Mary Simon says being named first Indigenous governor general ‘historic’ event





Find Our Lost Children

As most of you know, the news of our recently discovered Indigenous children in a mass grave in Kamloops BC has devastated our First Nations communities to its core. 

No words can describe this news of our lost children … 215 some young as 3 years old. 

There were over 130 residential school in Canada prior to the final closing in 1996.

Carver Tom LaFortune who resides in Victoria mentioned in a recent phone call how devastating this news has been for him and his family.  We discussed our emotional attachment to this tragic event, we decided to take action. We can no long rely on government  to take initiative.

There are several  locations on Vancouver Island where residential schools were located including the following:

Kuper Island Residential School – Penelakut Island
St. Michaels Residential School –  Alert Bay
Christie (Clayoquot/Kakawis) School  – Tofin/Mears Island
Alberni Residential School – Port Alberni
Ahousaht Residential School -Ahousaht Island

Following our protocols, guided by our Elders and working with our young people, we want to start searching the residential school properties. Using the technology that was used at Tk’emlups residential school (Kamloops) it is critical we begin searching for more of our lost children.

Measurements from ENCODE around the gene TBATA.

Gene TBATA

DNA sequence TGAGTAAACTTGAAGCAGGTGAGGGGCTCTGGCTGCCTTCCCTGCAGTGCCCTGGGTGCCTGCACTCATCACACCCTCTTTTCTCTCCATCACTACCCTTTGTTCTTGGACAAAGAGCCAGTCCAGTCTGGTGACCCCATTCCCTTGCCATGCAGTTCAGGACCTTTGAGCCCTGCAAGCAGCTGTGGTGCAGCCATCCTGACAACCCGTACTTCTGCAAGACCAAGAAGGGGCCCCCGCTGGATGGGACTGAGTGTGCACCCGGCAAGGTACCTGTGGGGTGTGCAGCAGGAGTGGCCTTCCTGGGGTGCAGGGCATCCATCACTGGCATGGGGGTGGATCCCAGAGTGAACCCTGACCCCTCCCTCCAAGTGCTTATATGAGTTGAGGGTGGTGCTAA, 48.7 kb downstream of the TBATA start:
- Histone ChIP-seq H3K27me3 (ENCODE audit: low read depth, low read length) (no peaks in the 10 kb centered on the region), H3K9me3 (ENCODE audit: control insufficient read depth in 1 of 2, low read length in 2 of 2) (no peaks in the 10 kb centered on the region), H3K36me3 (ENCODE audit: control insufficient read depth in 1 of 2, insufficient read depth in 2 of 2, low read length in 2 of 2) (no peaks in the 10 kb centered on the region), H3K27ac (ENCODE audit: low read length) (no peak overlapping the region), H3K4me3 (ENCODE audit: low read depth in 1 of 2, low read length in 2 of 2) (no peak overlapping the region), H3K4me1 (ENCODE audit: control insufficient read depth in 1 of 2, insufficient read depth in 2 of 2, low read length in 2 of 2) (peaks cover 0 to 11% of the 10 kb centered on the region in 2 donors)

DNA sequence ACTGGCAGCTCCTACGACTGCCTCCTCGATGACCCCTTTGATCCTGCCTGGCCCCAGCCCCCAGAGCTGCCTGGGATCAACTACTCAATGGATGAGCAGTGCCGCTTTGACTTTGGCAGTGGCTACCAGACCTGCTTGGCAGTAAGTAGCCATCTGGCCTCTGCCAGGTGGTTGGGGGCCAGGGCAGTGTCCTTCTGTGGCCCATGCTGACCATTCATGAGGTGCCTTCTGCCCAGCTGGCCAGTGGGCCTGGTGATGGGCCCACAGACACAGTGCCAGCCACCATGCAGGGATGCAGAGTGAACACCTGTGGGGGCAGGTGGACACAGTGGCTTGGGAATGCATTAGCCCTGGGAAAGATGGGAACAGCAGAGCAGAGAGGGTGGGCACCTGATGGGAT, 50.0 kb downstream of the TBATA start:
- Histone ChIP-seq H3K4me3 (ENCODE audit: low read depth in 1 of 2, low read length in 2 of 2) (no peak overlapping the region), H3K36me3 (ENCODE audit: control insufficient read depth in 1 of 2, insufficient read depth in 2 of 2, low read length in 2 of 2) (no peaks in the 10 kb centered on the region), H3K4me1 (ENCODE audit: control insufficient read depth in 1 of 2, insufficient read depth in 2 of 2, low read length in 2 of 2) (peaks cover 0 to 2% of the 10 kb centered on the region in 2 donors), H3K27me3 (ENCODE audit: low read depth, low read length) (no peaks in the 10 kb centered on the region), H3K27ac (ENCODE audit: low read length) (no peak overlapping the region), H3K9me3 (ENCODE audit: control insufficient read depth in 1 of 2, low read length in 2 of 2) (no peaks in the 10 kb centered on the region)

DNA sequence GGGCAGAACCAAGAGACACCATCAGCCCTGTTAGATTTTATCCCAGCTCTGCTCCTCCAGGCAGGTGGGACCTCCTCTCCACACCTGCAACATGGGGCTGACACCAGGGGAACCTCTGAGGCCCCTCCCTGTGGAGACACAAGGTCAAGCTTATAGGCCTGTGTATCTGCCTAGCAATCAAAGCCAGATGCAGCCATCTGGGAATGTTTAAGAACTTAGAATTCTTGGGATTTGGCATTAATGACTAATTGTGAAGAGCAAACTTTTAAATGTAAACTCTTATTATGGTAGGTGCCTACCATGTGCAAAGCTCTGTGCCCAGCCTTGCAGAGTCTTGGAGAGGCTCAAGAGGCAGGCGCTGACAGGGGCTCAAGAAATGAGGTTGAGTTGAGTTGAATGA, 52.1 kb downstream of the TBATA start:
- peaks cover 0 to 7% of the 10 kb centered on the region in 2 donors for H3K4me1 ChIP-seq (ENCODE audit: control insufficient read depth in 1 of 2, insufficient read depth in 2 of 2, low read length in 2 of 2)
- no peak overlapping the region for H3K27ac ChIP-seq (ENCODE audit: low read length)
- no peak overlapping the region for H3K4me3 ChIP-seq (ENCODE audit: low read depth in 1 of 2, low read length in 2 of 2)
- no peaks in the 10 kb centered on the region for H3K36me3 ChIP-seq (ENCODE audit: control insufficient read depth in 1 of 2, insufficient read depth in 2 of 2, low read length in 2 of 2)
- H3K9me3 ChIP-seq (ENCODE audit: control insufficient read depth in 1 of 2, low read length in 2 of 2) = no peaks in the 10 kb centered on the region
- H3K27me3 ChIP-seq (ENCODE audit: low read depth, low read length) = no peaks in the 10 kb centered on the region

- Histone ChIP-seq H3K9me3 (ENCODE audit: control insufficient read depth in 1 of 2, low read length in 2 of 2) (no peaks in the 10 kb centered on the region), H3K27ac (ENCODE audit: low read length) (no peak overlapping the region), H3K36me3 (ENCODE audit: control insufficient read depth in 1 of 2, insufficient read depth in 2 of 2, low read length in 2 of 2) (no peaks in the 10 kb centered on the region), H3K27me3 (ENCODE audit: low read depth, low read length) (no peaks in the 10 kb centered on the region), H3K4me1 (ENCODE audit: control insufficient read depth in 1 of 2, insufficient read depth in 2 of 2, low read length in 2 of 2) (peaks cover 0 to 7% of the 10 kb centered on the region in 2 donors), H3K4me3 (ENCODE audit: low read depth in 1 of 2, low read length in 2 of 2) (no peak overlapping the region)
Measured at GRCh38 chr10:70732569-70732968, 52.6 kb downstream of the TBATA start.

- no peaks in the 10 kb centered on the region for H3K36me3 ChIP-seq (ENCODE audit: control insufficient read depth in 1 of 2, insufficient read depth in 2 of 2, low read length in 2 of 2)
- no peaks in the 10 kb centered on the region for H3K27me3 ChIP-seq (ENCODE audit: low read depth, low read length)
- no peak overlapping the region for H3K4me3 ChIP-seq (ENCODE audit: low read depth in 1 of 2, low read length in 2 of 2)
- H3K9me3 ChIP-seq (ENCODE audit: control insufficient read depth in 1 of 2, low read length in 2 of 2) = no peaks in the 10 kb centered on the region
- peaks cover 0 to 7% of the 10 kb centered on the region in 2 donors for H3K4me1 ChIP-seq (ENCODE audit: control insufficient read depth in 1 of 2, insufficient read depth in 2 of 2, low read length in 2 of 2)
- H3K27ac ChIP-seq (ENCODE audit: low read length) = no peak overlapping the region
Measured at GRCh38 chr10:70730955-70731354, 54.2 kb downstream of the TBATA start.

This will take time and resources to make this happen. 

Tom and I are requesting your support  … Help us raise money to buy this ground penetrating radar unit estimated to be worth $25,000. 

This is not an easy task , but we feel strongly that we must take action.

Full accountability will be used in this fund raising event to find our children.

Huy ch qa

Steve  Sxwithultxw
Tom LaFortune
Michele Mundy



21 Things You Don’t Know About The Indian Act: critical knowledge

Everyone should read this book. I am barely into chapter two and I am stunned. Speechless. This is our history. If you have any desire to understand what indigenous people have had to endure under our colonial system, read this book. We are not going to get to true reconciliation until we, non-indigenous people, can begin to grasp the affects the Indian Act has had on our indigenous brothers and sisters. – Gaby Hellerich Wickstrom

The Indian Act: unbelievable that such a thing exists; unbelievable that it still controls so many people’s lives.

For buying information: Click Here


Russell Means on Indigenous history, survival, and success



 Purification and Renewal:
“America is dying – from within”


Powerful Words from Montreal Canadians Goaltender Carey Price, a proud member of the Anahim Lake First Nation in BC

Carey Price 2


“If you have not spent any time in a First Nations community and listened to their stories then you have NO RIGHT to pass judgement on them.

Racism is TAUGHT, please be mindful of your “opinions” and think about how you came to your conclusions about our First Nations peoples. Canada was NOT discovered, it was invaded.

I am sick of the ignorant stereotypes and lack of respect and empathy that many have for First Nations. Our history is based on lies and omits many truths from coast to coast. The Federal Government with no apologies or accountability for the wrong doings and pain another generation survived in Residential School, that is not something you simply “get over” – educate yourselves before taking the cop out road of ignorant stereotyping.